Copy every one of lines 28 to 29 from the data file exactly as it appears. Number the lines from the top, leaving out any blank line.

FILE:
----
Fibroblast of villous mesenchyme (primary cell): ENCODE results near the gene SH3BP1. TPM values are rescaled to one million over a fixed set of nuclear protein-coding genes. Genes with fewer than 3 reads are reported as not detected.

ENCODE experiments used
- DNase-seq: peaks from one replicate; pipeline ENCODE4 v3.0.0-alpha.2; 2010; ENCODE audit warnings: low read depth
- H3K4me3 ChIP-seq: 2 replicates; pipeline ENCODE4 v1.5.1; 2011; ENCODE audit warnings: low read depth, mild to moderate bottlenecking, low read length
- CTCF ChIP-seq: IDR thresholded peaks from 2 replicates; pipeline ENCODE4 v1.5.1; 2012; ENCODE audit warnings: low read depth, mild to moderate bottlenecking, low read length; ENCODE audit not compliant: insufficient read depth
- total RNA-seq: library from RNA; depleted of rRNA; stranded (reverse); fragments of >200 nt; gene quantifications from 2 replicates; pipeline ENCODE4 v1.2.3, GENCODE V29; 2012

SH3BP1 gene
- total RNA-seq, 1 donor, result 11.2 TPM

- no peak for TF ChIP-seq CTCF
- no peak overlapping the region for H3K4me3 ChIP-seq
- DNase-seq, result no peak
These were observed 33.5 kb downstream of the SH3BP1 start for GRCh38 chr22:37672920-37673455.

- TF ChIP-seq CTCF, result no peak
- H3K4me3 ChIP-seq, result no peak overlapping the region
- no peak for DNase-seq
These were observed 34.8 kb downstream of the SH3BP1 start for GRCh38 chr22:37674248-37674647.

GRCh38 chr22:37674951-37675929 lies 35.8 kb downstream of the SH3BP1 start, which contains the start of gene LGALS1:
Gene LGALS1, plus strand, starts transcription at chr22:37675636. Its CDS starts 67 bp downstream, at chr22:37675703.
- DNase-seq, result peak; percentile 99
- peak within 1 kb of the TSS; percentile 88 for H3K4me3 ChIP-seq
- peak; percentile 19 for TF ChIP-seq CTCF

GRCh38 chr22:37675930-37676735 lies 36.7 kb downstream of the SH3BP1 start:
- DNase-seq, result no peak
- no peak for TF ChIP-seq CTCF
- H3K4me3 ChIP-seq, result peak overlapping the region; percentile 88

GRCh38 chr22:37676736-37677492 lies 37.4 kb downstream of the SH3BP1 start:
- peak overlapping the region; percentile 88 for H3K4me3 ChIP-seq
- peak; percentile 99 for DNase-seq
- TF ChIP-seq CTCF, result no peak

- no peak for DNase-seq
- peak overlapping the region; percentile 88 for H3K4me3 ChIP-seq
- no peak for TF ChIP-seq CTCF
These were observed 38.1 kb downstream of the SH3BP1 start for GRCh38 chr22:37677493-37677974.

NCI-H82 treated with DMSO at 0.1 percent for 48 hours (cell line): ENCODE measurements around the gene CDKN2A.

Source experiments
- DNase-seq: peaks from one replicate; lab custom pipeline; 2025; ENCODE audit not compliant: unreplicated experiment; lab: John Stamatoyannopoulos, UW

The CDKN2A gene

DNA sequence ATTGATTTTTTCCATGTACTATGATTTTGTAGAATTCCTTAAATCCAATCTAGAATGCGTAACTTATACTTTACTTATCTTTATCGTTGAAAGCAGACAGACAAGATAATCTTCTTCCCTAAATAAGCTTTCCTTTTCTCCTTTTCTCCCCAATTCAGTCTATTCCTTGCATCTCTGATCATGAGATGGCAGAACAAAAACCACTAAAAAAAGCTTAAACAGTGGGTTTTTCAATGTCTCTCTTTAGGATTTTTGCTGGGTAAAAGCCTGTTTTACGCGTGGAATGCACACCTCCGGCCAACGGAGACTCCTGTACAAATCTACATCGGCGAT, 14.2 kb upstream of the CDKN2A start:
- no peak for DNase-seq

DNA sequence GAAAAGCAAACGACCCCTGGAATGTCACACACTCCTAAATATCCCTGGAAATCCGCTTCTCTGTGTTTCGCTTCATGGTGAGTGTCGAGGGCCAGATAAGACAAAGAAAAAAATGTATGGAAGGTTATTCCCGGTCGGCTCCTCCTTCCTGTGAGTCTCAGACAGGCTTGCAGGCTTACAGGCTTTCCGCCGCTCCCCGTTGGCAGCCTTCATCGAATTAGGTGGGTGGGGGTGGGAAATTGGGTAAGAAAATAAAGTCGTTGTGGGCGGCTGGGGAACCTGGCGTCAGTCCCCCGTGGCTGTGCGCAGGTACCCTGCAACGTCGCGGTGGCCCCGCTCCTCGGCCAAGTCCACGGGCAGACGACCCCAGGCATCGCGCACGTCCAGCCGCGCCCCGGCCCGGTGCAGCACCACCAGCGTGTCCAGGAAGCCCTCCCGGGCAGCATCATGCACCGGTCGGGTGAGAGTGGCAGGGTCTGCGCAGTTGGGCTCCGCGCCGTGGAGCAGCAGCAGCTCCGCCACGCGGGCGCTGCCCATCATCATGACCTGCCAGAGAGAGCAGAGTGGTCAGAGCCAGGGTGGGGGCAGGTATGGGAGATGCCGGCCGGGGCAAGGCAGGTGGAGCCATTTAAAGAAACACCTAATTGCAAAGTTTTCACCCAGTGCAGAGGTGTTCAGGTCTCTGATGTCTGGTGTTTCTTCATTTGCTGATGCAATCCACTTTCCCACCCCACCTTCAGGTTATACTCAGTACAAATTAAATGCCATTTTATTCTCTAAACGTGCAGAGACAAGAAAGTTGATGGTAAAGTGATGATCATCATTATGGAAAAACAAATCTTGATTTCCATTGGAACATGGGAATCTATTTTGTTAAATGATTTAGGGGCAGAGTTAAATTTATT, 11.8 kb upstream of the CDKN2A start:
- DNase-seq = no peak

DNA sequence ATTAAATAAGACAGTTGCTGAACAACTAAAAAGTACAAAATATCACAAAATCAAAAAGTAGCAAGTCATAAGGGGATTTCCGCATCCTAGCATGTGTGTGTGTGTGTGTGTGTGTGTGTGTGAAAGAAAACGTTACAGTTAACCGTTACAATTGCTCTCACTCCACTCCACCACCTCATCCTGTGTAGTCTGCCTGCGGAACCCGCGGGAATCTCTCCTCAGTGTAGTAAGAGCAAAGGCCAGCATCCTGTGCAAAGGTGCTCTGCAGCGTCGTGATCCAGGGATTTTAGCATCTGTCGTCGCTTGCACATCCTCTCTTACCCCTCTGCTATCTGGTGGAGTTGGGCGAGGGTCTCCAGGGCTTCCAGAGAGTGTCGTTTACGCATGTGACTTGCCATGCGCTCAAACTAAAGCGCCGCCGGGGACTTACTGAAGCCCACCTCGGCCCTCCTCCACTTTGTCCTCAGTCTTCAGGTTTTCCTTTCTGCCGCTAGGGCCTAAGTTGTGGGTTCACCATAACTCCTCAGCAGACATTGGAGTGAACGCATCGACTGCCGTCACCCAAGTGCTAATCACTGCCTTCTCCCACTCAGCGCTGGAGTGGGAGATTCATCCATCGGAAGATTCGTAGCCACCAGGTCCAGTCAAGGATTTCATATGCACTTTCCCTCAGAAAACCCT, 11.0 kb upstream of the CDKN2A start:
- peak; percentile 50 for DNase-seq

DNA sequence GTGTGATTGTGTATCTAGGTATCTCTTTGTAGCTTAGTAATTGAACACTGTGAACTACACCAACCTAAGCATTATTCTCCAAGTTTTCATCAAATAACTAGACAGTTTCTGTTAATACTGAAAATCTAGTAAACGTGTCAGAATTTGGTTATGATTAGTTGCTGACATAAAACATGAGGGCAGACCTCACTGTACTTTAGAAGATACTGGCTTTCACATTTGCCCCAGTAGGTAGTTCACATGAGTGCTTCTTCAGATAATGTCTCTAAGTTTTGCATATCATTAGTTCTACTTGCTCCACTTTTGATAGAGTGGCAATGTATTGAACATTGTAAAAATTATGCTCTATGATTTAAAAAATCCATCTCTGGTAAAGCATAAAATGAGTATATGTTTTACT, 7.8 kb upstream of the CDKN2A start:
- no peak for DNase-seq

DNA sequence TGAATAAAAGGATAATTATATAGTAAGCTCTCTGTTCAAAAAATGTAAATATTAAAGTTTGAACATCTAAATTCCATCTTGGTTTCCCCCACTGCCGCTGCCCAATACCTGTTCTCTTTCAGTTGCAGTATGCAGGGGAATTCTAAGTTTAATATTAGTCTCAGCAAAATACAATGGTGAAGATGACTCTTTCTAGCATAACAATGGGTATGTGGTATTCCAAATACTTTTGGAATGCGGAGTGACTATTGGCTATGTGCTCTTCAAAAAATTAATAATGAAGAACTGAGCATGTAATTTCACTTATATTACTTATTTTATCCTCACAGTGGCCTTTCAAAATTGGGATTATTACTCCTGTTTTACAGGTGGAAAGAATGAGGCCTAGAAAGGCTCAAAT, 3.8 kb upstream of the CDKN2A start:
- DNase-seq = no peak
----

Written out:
- peak; percentile 99 for DNase-seq
- TF ChIP-seq CTCF, result no peak